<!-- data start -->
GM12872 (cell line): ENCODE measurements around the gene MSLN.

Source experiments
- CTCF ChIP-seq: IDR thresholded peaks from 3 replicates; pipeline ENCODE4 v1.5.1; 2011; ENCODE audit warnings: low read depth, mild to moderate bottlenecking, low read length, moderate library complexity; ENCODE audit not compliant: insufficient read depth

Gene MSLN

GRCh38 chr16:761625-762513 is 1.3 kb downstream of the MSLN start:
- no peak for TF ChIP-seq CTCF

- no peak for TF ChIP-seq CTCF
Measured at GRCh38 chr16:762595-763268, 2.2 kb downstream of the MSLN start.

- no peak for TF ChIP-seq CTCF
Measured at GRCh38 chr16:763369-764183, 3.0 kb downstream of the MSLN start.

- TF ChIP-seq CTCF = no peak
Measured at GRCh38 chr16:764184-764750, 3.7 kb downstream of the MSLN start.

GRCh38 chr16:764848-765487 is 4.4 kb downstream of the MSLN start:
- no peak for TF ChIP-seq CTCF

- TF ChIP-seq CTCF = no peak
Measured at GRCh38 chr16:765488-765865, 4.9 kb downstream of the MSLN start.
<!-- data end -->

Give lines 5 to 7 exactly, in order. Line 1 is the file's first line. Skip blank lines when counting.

GRCh38 chr16:761625-762513 is 1.3 kb downstream of the MSLN start:
- no peak for TF ChIP-seq CTCF

- no peak for TF ChIP-seq CTCF